WE KNOW EVERYONE IS OVERWHELMED WITH ALL OF THE NEWS ABOUT COVID-19. ATLANTA OBSTETRICS & GYNECOLOGY WANTS TO MAKE SURE THAT OUR PATIENTS ARE INFORMED AND PREPARED, BUT NOT PANICKED. HERE ARE SOME ANSWERS (AS OF NOW) FOR SOME OF YOUR FAQS.
WHAT IS THE DIFFERENCE BETWEEN CORONAVIRUS AND COVID-19?
There are several coronaviruses, many cause the common cold, but others can cause more serious illnesses. COVID-19 is a novel coronavirus, meaning that it is a new virus, and doctors are still learning about its spread and effects.
WHAT ARE COMMON SYMPTOMS OF COVID-19? WHAT ABOUT IN PREGNANT WOMEN?
The most common symptoms are fever, cough, and shortness of breath.
In pregnant women, at this time, very little is known about COVID-19, particularly related to its effect on pregnant women and infants, and there currently are no recommendations specific to pregnant women regarding the evaluation or management of COVID-19. Currently available data on COVID-19 does not indicate that pregnant women are at increased risk. However, pregnant women are known to be at greater risk of severe morbidity and mortality from other respiratory infections such as influenza and SARS-CoV. As such, pregnant women should be considered an at-risk population for COVID-19. Adverse infant outcomes (ex: preterm birth) have been reported among infants born to mothers positive for COVID-19 during pregnancy. However, this information is based on limited data and it is not clear that these outcomes were related to maternal infection. Currently it is unclear if COVID-19 can cross through the transplacental route to the fetus. In limited recent case series of infants born to mothers infected with COVID-19 published in the peer-reviewed literature, none of the infants have tested positive for COVID-19.
WHAT DO I DO IF I AM ILL WITH A FEVER AND COUGH?
If you have a fever and cough without any difficulty breathing, treat yourself from home, managing symptoms and monitoring for any worsening of symptoms. Take Tylenol/acetaminophen 1000mg every 8 hrs as needed, but avoid NSAIDs (ex: motrin) as some recent studies show that it worsens symptoms. Remain isolated from any elderly or high-risk people in the household, until symptom-free (without meds) for 72 hours and feeling better.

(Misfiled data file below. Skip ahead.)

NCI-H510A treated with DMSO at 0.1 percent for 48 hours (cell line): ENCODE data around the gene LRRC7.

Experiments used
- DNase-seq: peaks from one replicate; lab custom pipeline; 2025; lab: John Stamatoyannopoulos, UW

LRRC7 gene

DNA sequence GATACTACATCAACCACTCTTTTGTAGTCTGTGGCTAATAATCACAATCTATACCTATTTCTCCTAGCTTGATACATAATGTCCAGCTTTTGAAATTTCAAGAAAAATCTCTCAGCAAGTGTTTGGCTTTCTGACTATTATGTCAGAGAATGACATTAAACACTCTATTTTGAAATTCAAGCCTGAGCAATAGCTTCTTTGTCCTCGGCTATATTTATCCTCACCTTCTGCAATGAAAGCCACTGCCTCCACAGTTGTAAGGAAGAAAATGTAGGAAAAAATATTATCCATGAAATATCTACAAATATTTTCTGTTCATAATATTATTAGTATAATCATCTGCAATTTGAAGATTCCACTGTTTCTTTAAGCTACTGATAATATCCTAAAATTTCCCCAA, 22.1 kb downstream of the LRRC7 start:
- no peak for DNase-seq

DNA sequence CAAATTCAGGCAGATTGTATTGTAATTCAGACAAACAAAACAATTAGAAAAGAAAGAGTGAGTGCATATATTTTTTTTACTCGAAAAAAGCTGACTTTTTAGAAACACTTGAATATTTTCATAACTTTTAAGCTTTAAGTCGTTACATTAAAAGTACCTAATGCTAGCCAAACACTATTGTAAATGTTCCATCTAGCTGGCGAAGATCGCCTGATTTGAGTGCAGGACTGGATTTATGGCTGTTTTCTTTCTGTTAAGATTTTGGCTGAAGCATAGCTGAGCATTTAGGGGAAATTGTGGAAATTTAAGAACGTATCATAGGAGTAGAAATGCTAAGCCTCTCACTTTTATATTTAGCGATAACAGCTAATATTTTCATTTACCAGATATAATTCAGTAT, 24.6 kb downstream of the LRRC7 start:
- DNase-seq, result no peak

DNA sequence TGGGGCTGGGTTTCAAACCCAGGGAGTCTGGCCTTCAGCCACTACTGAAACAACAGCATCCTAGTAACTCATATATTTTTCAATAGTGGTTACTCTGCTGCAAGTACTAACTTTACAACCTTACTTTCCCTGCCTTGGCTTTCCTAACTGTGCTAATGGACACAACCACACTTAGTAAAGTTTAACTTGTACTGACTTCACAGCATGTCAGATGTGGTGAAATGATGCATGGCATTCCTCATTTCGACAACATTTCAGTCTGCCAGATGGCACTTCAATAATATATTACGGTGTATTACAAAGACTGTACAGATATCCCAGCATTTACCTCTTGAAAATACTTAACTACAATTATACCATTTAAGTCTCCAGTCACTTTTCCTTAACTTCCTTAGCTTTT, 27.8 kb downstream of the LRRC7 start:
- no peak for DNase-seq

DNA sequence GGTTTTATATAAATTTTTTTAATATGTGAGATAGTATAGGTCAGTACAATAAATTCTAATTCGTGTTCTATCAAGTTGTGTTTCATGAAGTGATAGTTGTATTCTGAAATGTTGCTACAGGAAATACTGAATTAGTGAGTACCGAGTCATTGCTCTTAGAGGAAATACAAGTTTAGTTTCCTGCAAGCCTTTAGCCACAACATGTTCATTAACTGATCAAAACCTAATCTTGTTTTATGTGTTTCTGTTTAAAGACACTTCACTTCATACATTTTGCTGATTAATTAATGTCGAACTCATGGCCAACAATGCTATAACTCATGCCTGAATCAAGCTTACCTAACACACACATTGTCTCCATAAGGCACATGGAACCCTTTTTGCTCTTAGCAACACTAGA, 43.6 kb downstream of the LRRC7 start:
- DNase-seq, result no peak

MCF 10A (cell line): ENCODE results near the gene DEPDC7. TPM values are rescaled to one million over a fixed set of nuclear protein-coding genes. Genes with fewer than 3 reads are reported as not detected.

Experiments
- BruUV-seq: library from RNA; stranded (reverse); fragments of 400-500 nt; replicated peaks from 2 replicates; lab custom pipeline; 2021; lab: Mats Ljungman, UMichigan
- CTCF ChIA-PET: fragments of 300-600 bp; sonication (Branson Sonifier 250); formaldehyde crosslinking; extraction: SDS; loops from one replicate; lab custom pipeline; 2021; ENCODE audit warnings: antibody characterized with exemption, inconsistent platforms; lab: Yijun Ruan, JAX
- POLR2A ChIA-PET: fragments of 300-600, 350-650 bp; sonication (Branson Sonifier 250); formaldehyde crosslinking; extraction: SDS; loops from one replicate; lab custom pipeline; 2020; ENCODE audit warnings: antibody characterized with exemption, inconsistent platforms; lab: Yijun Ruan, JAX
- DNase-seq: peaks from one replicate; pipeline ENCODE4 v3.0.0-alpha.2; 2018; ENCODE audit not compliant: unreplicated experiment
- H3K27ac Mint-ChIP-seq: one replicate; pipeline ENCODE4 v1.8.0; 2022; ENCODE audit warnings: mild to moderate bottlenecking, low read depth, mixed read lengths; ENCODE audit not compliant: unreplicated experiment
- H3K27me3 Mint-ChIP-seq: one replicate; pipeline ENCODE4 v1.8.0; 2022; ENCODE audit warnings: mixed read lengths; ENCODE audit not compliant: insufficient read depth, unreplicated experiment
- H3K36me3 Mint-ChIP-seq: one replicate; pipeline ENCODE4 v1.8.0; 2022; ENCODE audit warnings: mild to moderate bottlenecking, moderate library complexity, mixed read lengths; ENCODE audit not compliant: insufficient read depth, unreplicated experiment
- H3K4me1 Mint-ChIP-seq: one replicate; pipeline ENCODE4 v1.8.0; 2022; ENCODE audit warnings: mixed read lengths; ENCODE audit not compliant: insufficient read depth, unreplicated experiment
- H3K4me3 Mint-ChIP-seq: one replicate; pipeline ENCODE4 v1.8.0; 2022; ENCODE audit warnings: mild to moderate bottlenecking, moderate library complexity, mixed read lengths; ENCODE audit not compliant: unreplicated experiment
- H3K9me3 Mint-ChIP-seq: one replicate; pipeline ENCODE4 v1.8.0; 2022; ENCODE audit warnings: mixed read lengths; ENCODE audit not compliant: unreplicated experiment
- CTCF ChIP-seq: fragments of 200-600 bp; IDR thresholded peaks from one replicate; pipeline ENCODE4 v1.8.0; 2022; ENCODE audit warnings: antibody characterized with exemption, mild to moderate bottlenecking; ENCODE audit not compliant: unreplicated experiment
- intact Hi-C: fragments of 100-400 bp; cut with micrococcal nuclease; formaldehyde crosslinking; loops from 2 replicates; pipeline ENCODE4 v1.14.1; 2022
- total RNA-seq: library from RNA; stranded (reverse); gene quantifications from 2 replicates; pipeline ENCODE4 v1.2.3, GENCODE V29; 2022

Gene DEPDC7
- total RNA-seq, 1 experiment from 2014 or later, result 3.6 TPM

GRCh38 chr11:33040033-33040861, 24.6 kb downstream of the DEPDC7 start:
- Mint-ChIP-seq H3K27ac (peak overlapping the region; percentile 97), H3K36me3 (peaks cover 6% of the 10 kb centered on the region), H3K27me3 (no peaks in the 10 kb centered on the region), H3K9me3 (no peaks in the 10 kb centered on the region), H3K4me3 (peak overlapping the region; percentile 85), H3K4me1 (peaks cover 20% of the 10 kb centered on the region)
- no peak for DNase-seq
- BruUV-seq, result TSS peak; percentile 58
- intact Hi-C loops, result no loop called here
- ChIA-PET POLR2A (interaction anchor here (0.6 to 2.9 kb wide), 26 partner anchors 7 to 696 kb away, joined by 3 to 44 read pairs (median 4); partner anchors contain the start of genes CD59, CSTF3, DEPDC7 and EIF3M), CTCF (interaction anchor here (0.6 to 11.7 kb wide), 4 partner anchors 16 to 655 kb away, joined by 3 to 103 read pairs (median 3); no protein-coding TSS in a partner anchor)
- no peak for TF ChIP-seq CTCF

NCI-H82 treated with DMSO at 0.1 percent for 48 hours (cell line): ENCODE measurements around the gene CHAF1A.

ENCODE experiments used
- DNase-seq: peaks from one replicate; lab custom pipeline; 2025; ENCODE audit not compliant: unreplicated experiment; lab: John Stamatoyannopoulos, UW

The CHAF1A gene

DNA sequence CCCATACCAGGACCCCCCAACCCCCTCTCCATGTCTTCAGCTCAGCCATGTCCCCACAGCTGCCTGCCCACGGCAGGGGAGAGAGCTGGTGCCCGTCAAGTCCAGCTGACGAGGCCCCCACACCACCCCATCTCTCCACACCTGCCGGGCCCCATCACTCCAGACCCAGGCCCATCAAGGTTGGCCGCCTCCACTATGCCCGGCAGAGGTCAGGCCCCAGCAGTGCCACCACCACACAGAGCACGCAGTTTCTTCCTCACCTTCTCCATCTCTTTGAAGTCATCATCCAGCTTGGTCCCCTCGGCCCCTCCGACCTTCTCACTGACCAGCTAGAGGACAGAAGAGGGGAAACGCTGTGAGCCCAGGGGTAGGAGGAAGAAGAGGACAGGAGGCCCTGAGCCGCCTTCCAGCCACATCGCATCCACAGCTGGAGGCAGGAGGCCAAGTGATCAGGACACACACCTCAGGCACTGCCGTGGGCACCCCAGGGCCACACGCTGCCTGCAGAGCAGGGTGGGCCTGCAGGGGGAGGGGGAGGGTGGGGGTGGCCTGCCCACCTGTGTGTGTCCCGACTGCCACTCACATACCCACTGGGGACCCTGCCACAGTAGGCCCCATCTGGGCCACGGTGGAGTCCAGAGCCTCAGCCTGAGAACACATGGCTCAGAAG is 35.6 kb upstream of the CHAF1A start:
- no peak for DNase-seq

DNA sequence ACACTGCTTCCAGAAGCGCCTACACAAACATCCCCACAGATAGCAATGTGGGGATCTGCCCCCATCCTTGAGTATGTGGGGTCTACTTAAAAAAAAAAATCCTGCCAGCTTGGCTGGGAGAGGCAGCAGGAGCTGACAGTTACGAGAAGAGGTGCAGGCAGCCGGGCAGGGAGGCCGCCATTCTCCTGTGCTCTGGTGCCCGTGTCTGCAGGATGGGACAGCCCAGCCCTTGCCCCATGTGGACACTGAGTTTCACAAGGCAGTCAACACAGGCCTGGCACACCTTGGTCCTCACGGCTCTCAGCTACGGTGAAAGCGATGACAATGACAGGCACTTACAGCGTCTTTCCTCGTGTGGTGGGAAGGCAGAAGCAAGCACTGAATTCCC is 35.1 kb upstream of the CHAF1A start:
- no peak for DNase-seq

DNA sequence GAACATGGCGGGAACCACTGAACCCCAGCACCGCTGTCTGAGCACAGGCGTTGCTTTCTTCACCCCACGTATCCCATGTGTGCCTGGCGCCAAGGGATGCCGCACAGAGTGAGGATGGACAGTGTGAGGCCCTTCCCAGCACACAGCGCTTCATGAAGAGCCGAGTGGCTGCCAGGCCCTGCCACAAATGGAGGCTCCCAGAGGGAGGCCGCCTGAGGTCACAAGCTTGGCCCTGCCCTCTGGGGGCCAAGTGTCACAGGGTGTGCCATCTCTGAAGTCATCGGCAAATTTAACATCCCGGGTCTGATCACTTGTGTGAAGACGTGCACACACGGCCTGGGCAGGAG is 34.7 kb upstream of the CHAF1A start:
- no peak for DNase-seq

Please call the office if you are concerned that you are getting worse, especially if any trouble breathing, dehydration, and if pregnant decreased fetal movement, vaginal bleeding, a large gush of fluid, or contractions. We are always available to answer any phone calls if you have questions; please be patient with our staff as they have an increased volume of calls right now and want to make sure they are giving each patient the care and advice needed.
ARE YOU TESTING FOR COVID-19 IN THE OFFICE?
No. We are currently NOT testing for COVID-19 in the office. With the limited number of tests available at this time, it is important to preserve these test kits for use for hospitalized patients and others at high-risk.
IS “SOCIAL DISTANCING” REALLY THAT IMPORTANT?
Yes! The purpose of social distancing is to slow the spread of COVID-19, as our hospitals have a limited number of beds and equipment. We need to help the health care system to be able to have the resources available to care for the elderly, immunocompromised, and medically fragile.
WHAT ELSE CAN WE DO TO SLOW THE SPREAD OF COVID-19?
As with any respiratory infection, it is always important to practice good hand hygiene. Remember to wash hands often with soap and water for at least 20 seconds, or to use a hand sanitizer with at least 60% alcohol. Cover coughs or sneezes with a tissue, throw the tissue in the trash, and wash hands. Clean and disinfect frequently touched objects and surfaces (counters, door handles, light switches). Avoid contact with others when you are sick and avoid close contact with people who are sick. Check in on grandparents or elderly/immunocompromised neighbors with a phone call but avoid exposing these high-risk populations to your children.
SHOULD I STILL COME IN FOR MY APPOINTMENTS?
In staying with national recommendations, we are rescheduling annual well woman exams and cancelling all elective surgeries. However, we will be seeing any urgent gyn complaints, placing long-acting contraceptive methods, and seeing all routine OB visits. We are also implementing some telehealth with our physicians doing consultations over the phone to try and minimize exposure for our patients and staff.
Our staff also continues to clean all surfaces frequently, and we encourage you to use the sinks and hand sanitizers in each exam room.
We also request that you leave your children at home and bring your spouses only to very special visits if needed.
WILL I STILL BE ABLE TO DELIVER MY BABY AT PIEDMONT?
Of course. All operations in the hospital are ongoing, and we will provide you with excellent care on labor and delivery. Please be understanding that we are limiting all patients to one visitor. No doulas are allowed on L&D.
SHOULD I WAIT TO CONCEIVE?
As noted above, data is limited, but currently does not show increased risk of birth defects. However, with SARS there was an increased risk of miscarriage. At this time we recommend waiting to conceive. We continue to offer contraception and are placing long-acting reversible contraceptive methods (LARCs such as IUDs and nexplanons).
THERE IS SO MUCH INFORMATION RIGHT NOW! WHAT ARE RELIABLE WEBSITES FOR MY FAMILY?
All of us at AOG are working hard to continue to provide high-quality medical care. Please be understanding and patient during this unprecedented time. Thank you for trusting us with your care.